WASHINGTON (AP) -- Days from becoming the largest bankruptcy in U.S. history, Lehman Brothers steered millions to departing executives even while pleading for a federal rescue, Congress was told Monday.
As well, executives who feared for their bonuses in the company's last months were told not to worry, according to documents cited at a congressional hearing. One executive said he was embarrassed when employees suggested that Lehman executives forgo bonuses, and cracked: "I'm not sure what's in the water."
The first hearing into what caused the nation's financial markets to collapse last month, precipitating a $700 billion bailout, opened with finger-pointing and glimpses into internal company documents from Lehman's chaotic last hours.
Rep. Henry Waxman, a Democrat and chairman of the House Oversight and Government Reform Committee, said the giant investment bank was "a company in which there was no accountability for failure." Lehman's collapse set off a panic that within days had President George W. Bush and Treasury Secretary Henry Paulson asking Congress to pass the rescue plan for the financial sector.
Richard S. Fuld Jr., chief executive officer of Lehman Brothers, was among witnesses called to testify.
"What has happened is an absolute tragedy," Fuld said in prepared remarks. "I feel horrible about what happened."
Waxman read excerpts from Lehman documents in which a recommendation that top management should forgo bonuses was apparently brushed aside. He also cited a Sept. 11 request to Lehman's compensation board that three executives leaving the company be given $20 million in "special payments."
"In other words, even as Mr. Fuld was pleading with Secretary Paulson for a federal rescue, Lehman continued to squander millions on executive compensation," Waxman said.
The government let Lehman go under Sept. 15, only to bail out insurance giant American International Group the next day, in a cascading series of financial shocks and failures that put Washington on track for the multibillion-dollar rescue starting the end of that week.
Waxman described that plan as a life-support measure. "It may keep our economy from collapsing but it won't make it healthy again," he said.
That sentiment echoed on Wall Street, where the Dow Jones industrials sank below 10,000 on Monday for the first time in four years. Investors fear the crisis will weigh down the global economy and the bailout won't work quickly to loosen credit markets.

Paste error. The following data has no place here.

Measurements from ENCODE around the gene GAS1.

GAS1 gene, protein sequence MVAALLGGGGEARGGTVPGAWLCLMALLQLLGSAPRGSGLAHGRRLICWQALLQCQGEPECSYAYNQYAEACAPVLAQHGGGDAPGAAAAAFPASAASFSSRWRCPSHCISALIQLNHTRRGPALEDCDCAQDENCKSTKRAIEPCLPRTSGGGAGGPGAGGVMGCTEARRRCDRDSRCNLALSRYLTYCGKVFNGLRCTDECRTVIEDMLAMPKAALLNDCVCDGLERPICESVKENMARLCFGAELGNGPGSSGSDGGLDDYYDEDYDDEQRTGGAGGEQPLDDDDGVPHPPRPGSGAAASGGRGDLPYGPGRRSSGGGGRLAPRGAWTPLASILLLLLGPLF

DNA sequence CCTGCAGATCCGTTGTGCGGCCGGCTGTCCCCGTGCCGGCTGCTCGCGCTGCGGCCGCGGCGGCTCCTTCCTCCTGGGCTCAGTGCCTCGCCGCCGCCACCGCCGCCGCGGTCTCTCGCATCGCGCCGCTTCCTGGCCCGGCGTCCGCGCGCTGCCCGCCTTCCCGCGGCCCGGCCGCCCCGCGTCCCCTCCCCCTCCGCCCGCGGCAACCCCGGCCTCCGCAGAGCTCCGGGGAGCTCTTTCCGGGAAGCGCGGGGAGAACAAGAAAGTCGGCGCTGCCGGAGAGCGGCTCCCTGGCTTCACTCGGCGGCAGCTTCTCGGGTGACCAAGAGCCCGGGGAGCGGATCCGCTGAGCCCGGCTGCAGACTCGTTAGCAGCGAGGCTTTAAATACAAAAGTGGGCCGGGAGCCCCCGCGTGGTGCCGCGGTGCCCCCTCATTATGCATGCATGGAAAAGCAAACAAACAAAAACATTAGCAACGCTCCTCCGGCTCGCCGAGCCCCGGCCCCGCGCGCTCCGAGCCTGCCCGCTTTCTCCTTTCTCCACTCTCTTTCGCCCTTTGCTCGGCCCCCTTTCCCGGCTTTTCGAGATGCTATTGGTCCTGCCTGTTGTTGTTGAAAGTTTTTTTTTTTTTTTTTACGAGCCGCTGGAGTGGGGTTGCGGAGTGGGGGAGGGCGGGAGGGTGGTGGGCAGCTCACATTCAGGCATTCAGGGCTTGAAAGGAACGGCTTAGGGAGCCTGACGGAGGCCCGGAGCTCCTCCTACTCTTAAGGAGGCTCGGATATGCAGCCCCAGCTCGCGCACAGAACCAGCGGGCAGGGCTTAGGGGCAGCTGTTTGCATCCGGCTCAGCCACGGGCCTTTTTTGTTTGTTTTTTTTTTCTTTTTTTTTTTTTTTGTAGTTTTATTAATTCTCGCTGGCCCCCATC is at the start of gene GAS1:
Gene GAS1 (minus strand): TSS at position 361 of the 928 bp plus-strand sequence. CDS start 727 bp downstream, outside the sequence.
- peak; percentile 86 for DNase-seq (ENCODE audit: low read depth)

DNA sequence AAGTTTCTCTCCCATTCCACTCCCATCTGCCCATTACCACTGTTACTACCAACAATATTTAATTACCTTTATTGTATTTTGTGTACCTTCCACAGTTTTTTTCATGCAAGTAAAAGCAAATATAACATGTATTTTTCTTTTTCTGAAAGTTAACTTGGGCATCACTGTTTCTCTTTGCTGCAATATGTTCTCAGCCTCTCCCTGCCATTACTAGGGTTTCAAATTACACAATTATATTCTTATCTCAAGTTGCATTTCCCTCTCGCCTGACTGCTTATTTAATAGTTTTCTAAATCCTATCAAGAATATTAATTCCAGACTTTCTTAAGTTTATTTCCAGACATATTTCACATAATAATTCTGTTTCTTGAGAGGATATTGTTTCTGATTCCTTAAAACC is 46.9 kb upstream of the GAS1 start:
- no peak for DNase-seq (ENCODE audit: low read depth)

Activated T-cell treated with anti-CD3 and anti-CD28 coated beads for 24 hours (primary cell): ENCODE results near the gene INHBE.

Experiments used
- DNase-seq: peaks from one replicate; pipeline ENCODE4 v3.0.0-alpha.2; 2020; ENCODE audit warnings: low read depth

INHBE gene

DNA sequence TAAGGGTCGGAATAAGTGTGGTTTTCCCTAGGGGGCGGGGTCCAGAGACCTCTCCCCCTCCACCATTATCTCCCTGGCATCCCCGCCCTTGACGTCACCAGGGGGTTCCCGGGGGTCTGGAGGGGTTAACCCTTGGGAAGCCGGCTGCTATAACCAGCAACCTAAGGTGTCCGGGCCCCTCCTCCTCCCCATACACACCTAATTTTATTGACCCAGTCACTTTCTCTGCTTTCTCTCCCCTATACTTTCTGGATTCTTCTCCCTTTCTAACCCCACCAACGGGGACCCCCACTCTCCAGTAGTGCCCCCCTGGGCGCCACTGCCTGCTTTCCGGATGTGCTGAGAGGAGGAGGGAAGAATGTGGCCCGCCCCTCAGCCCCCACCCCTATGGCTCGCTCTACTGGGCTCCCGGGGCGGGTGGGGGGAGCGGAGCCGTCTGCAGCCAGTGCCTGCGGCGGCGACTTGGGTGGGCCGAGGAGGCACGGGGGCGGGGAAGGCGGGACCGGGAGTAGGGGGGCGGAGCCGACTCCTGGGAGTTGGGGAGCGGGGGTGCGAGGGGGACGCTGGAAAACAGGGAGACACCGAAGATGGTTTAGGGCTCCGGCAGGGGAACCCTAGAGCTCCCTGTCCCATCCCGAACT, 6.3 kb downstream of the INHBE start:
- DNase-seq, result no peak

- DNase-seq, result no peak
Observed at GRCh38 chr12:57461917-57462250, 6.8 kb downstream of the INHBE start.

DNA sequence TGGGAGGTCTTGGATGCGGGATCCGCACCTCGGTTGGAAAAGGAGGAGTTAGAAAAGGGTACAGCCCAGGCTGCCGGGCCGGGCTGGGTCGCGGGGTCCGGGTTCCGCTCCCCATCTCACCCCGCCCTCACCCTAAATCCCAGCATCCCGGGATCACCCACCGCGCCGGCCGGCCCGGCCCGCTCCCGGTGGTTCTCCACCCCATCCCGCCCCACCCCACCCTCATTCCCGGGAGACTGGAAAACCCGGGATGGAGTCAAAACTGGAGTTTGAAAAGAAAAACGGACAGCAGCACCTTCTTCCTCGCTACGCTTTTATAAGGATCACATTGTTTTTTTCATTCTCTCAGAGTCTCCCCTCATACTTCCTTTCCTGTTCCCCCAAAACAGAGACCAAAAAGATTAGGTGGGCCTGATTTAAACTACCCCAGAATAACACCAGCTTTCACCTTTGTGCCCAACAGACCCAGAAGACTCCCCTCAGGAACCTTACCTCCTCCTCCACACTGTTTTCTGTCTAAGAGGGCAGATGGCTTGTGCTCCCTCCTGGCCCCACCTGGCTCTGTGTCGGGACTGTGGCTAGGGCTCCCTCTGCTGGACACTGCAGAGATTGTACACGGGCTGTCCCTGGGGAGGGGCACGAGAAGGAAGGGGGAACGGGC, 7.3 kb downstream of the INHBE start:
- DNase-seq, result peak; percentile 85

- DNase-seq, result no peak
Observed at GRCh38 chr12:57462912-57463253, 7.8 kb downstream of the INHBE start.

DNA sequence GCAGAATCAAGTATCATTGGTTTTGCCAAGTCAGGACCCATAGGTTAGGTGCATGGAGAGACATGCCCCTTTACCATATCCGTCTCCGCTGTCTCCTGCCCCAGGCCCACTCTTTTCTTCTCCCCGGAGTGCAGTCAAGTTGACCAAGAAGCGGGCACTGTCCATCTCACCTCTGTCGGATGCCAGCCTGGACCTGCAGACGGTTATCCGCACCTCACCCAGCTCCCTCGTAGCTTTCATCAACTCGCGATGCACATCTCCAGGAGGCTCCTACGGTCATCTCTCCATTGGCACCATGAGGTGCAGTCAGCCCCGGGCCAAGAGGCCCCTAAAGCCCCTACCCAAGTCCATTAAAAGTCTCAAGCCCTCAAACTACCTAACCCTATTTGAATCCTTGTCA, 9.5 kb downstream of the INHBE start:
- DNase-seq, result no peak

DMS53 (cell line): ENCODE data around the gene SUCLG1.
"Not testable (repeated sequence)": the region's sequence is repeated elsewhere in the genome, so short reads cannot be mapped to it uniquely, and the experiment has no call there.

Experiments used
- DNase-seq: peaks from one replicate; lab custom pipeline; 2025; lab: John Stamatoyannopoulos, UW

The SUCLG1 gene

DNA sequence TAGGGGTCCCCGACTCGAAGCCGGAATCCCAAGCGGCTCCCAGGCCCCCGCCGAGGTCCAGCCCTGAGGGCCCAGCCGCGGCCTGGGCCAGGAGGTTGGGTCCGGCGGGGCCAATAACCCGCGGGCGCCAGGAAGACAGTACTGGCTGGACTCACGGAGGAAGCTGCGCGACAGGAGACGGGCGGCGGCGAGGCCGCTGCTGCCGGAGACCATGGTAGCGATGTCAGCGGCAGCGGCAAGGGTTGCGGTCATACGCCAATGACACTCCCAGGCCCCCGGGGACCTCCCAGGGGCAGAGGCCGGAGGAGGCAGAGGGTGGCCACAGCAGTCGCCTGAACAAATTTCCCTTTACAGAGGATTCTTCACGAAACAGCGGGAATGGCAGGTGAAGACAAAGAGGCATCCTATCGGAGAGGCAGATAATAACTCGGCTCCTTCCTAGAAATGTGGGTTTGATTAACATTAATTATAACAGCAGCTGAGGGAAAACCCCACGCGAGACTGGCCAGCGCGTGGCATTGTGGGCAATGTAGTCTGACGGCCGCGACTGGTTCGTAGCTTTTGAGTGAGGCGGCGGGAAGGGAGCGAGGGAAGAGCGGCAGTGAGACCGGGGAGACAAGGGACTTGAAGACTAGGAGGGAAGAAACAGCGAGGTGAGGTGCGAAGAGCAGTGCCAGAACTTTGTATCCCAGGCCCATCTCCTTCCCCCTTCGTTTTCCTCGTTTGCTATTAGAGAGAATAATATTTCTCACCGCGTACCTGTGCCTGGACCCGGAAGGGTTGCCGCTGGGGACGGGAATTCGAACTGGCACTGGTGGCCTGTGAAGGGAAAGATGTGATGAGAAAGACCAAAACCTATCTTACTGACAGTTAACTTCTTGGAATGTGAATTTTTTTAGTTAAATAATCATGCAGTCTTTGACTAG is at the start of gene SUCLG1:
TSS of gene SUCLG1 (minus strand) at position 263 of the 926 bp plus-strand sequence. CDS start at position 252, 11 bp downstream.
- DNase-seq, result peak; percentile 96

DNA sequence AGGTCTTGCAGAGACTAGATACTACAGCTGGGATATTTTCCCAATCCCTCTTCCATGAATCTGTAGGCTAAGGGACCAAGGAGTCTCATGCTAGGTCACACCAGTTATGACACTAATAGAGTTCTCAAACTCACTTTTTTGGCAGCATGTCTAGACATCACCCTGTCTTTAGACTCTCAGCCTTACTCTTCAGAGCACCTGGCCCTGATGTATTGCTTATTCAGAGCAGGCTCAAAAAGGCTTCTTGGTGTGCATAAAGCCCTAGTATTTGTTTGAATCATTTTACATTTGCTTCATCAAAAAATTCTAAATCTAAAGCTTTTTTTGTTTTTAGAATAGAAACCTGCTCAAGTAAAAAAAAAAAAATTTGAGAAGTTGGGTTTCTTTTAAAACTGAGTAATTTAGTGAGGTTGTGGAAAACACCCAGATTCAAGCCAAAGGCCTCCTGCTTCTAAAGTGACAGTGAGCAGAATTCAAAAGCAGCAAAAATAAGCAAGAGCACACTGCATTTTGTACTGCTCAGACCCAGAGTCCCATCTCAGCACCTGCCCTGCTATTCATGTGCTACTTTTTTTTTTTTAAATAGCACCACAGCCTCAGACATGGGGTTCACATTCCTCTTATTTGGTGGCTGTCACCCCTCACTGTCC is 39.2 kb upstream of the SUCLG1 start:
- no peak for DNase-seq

The rescue plan, now law, was so rushed that the usual congressional scrutiny is only coming now, after the fact.
"Although it comes too late to help Lehman Brothers, the so-called bailout program will have to make wrenching choices, picking winners and losers from a shattered and fragile economic landscape," said Rep. Tom Davis of Virginia, the committee's senior Republican.
Waxman said that in January, Fuld and his board were warned the company's "liquidity can disappear quite fast."
Despite that warning, he said, "Mr. Fuld depleted Lehman's capital reserves by over $10 billion through year-end bonuses, stock buybacks, and dividend payments."
Waxman quoted Fuld as saying in one document, "Don't worry" to the suggestion that executives go without bonuses.
That suggestion came from Lehman's money management subsidiary, Neuberger Berman. Waxman quoted George H. Walker, President Bush's cousin and a Lehman executive who oversaw some Neuberger Berman employees, as responding with a dismissive tone to the idea of going without bonuses.
"Sorry team," he wrote to the executive committee, according to Waxman. "I'm not sure what's in the water at 605 Third Avenue today.... I'm embarrassed and I apologize."
Rep. Elijah Cummings, a Democrat, said: "I wonder how he sleeps at night."
Fuld said in his statement that the company did everything it could to limits its risks and save itself.
"In the end, despite all our efforts, we were overwhelmed, others were overwhelmed, and still other institutions would have been overwhelmed had the government not stepped in to save them," he said.